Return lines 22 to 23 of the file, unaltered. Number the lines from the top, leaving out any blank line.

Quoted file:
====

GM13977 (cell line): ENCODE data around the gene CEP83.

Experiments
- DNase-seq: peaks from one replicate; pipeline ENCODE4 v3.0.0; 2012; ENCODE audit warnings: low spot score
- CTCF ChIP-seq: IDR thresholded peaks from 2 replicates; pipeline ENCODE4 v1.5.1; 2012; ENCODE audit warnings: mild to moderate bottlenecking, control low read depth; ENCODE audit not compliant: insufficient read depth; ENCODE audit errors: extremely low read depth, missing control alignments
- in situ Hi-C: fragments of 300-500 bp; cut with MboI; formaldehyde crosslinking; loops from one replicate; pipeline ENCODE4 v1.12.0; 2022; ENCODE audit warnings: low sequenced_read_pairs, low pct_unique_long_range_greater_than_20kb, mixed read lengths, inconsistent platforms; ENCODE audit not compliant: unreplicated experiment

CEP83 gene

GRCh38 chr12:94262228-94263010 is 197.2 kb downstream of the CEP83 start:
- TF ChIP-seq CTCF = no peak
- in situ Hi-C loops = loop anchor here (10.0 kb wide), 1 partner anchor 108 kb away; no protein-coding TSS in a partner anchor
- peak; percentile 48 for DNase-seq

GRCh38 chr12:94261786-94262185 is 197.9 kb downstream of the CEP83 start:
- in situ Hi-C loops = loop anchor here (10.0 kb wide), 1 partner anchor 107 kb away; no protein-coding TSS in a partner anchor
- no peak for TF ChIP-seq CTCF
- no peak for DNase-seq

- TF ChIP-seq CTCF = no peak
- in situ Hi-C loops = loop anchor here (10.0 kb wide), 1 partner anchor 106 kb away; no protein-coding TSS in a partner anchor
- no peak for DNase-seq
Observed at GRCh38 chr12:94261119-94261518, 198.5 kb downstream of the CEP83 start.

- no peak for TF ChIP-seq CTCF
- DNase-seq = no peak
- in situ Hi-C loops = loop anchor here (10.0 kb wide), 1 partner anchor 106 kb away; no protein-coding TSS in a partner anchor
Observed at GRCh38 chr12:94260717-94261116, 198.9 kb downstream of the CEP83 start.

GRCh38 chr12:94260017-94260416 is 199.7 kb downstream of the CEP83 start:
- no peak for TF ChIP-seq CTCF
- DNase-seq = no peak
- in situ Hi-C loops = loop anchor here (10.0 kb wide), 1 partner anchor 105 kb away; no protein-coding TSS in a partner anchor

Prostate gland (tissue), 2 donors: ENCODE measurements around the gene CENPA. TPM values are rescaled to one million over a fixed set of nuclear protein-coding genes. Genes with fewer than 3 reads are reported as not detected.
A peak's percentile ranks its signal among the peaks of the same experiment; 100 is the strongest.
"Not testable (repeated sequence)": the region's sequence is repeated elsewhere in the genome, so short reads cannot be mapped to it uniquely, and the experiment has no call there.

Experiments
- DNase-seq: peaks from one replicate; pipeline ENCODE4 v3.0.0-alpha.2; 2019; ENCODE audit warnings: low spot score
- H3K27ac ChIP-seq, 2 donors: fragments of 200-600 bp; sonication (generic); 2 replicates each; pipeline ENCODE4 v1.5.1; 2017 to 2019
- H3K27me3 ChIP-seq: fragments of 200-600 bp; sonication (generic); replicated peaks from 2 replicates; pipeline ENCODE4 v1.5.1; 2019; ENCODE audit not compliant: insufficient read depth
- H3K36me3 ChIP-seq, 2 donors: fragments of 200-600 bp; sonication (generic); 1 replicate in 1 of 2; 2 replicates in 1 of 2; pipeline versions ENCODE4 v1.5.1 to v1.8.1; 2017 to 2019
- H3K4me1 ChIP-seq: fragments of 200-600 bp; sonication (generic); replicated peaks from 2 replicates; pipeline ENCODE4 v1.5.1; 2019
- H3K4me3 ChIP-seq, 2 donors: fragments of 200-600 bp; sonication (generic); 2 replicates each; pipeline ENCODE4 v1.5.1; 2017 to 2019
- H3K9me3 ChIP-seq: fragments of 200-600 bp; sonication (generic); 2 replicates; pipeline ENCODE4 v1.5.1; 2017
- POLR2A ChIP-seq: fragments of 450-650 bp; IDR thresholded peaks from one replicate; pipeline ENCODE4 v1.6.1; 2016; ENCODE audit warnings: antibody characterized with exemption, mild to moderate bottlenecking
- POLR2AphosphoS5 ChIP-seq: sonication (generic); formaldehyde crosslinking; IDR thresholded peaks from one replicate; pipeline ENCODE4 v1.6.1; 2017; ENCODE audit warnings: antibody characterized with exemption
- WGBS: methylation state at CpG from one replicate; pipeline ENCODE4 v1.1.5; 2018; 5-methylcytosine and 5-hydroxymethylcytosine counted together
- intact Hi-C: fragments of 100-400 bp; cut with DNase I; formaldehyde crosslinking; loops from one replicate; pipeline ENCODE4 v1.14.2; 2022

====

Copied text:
Observed at GRCh38 chr12:94260717-94261116, 198.9 kb downstream of the CEP83 start.

GRCh38 chr12:94260017-94260416 is 199.7 kb downstream of the CEP83 start: